A video of a bed of pink celosia from July, 2019. Thought I would share a little clip from my video garden diary- these are short clips I take for reference for the next year (or later)- I usually add a little commentary of what’s happening at the time.
Poppies are in the top three favorites at Springwell Gardens for springtime blooms! These are Papaver nudicaule “Pastel Meadows”. carries the seeds, but they sell out quickly! I have started collecting my own seeds for last last few years! A good substitute is Champagne Bubbles. and carry this variety. I start my seeds in late August- mid September indoors in seed trays. Once they are a decent size I transfer to the raised bed area in October or so. They are usually blooming well by mid March, sometimes earlier with mild weather. They do not like our heat though, and they melt out by mid May.
Sahara Rudbeckia are considered cool season flowers. In our 7b growing zone, their seeds can be started in late August- early September and seedlings overwintered outside. The key to survival is well drained soil. I also start these seeds indoors in the winter. After 4-6 weeks seedlings can be moved outdoors in 72 or 36 cell seedling trays with frost cloth protection and planted out in April. And finally I do another sowing of rudbeckia in early April. The goal for last sown plants is to have them blooming well by mid September when their colors are so appreciated. Rudbeckia bloom best under long daylight hours, but I have had some good success with spring sown plants blooming well into mid October.
Oklahoma Zinnias are some of my favorite zinnias! This is a bunch of the Salmon Oklahoma. They also come in pink, carmine, yellow and white, but the salmon are my favorite. These have been included in my early seed sowing venture. My hope is to have them blooming by early May.
My favorite flowers are all warm season flowers! So I am trying a little experiment to see if I can manage to start them extra early and keep them growing and even thriving until it’s time to plant them out. I am only growing a small amount of each. Here’s Flower #1 Peach and Pink Crested Celosia. These are seeds from flower heads that were bagged in 2019. They were started a few days ago and are starting to sprout! I will try to update periodically how this little experiment is going.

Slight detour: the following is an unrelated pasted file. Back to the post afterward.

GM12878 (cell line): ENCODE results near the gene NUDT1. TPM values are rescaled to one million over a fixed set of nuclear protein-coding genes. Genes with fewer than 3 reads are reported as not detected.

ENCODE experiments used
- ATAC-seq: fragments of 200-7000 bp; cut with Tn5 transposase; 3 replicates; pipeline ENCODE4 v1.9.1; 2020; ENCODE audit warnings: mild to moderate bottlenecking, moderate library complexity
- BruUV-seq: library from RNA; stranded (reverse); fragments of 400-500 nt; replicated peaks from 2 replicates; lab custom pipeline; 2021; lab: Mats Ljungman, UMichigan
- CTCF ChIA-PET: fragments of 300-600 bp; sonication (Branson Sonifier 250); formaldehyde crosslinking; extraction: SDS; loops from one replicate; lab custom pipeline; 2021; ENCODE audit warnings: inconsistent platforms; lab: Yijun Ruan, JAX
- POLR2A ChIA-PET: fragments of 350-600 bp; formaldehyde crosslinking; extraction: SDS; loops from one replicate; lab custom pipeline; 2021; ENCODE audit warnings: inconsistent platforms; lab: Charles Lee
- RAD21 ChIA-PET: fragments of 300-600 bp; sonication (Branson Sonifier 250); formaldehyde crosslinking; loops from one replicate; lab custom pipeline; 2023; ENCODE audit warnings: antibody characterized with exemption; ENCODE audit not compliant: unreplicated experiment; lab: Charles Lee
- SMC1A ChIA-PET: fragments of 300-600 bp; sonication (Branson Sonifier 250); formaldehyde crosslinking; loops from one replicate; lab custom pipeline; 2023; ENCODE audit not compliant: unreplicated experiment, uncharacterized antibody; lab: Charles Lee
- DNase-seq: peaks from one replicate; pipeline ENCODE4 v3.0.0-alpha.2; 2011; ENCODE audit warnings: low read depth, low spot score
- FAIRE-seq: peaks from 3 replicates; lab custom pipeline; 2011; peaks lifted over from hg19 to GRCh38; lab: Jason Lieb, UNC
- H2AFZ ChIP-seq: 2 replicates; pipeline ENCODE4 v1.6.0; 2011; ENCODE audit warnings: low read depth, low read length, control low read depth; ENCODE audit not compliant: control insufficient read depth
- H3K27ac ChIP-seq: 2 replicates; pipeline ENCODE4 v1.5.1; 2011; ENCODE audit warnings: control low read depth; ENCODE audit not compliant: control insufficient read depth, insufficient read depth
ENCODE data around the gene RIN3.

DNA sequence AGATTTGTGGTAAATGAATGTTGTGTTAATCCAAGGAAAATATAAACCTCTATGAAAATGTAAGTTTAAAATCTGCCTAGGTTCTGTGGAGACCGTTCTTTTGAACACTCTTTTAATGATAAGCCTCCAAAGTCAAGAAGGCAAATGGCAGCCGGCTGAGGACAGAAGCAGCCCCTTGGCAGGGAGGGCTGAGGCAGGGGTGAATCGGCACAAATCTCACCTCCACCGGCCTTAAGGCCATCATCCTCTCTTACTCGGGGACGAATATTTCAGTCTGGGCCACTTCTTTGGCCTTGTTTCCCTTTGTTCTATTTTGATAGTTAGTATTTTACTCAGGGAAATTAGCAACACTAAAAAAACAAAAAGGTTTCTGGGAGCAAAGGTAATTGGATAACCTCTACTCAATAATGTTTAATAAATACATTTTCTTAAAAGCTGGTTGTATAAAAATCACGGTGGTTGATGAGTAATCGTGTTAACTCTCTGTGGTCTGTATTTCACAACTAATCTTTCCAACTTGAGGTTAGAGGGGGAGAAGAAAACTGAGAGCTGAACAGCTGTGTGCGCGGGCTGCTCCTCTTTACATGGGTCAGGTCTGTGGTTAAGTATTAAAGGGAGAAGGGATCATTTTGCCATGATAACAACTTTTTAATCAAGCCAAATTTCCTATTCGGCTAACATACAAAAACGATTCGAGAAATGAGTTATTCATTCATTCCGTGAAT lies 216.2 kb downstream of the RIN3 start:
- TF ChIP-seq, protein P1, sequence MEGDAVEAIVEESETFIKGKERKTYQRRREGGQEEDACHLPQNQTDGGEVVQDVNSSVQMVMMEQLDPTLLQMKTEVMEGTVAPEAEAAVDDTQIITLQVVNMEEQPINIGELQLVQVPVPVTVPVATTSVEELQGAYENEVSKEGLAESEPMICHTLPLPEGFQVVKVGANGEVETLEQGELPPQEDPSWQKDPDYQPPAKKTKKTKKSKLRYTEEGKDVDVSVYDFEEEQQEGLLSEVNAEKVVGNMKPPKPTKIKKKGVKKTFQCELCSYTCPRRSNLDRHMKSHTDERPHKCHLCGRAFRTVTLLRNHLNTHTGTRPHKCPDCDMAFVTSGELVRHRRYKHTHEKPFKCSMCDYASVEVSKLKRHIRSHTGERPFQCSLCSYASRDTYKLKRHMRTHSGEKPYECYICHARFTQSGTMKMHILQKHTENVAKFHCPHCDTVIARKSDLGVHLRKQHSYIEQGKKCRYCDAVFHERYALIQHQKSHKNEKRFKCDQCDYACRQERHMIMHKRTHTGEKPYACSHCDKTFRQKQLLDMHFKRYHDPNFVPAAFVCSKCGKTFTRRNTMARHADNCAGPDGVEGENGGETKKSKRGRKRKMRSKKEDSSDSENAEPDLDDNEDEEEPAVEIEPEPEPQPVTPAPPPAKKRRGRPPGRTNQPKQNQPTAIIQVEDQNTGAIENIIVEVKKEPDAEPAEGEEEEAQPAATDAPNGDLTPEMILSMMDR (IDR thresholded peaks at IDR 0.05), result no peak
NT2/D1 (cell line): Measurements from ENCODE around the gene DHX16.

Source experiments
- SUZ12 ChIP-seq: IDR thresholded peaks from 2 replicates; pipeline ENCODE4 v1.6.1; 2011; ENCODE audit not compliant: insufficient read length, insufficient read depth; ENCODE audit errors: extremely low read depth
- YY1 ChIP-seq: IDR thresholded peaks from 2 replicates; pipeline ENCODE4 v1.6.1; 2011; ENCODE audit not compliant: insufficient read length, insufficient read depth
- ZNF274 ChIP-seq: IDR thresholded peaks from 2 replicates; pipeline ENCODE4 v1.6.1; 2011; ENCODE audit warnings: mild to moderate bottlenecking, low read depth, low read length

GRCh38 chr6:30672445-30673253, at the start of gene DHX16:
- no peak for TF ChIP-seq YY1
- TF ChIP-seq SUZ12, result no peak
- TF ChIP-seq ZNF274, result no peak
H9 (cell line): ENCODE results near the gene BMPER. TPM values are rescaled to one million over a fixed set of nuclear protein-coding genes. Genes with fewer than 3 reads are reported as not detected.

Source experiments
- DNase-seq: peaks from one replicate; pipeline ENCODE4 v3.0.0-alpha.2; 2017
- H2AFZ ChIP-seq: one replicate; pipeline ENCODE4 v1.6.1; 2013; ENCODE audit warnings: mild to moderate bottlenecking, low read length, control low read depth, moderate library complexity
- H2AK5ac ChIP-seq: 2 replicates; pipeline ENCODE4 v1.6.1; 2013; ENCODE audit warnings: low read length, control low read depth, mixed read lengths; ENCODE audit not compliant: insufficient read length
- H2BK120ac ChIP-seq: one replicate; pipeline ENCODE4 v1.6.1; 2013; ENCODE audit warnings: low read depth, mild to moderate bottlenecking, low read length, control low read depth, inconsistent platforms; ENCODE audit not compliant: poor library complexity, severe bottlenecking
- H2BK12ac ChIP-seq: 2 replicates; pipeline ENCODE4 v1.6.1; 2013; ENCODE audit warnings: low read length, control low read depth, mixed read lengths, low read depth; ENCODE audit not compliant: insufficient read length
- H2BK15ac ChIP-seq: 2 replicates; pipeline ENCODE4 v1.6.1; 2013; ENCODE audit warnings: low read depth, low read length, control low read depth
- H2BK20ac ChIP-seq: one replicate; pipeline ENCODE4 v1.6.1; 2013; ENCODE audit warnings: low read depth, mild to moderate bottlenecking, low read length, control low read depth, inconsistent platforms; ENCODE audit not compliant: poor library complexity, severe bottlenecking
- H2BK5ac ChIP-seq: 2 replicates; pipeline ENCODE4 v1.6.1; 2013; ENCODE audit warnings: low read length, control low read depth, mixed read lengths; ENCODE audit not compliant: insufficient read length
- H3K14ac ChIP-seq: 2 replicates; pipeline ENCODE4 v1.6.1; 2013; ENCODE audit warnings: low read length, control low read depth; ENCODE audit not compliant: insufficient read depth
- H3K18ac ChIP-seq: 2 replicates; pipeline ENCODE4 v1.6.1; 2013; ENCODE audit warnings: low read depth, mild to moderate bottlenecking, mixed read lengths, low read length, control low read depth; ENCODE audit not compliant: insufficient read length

A little heart for a lovely friend...
Indian Summer Rudbeckia or Black-eyed Susans are always favorites for a long season of blooms. These plants can be tucked into the garden almost anywhere. While they do prefer full sun they are also happy with some moderate shade. Cutting the flowers for bouquets and dead heading will keep the blooms coming throughout the summer. This year I will have them worked into mixed borders. Seeds can be started indoors now for flowers by early May. You will need a light source. Black eyed Susan’s also perform well in our area when sown in late summer/ early fall.
It’s been 5 years since I have grown sweet peas. These are some of the flowers that I find very challenging to grow, but I want to try them for 2021 anyway. I will be happy to get whatever they produce, and my daughter, Judy, loves them very much!
Here’s a petite beauty created in 2017. It is fashioned on a grapevine base with lambs ear, Dusty Miller, feather celosia, bunny grass, nigella pods and strawflowers. Swipe right to see its present condition. Yes, dried wreaths do fade with time, and this one has taken a few tumbles to the floor. It still has a vintage charm though. Check next week for a post in dried flower wreath care.
I had an intimate wreath class with my sweet daughter, Mary, and daughter in laws, Ali and Tara. They created some beautiful wreaths!!!
Here’s a way to keep dried flowers from shattering as you work with them. Be sure you do a light mist- you don’t want flower petals to get wet!
Larkspur is for drying!!! I have started a second round of sowing for these flowers since slugs got into my garden beds and took out a lot of baby plants. I am using the paper towel method for these (I did a post on this method and Bells of Ireland in early November). So it’s not too late to plant larkspur. This crop of larkspur will bloom late May/ early June.
Last Monday I had dinner with some dears friends who still have a swag I designed YEARS ago hanging in their dining room. Just for fun- guess how old this piece is??? Note- I dyed the burgundy and blue flowers, but the rest are in their natural state.
909 Springwell Cir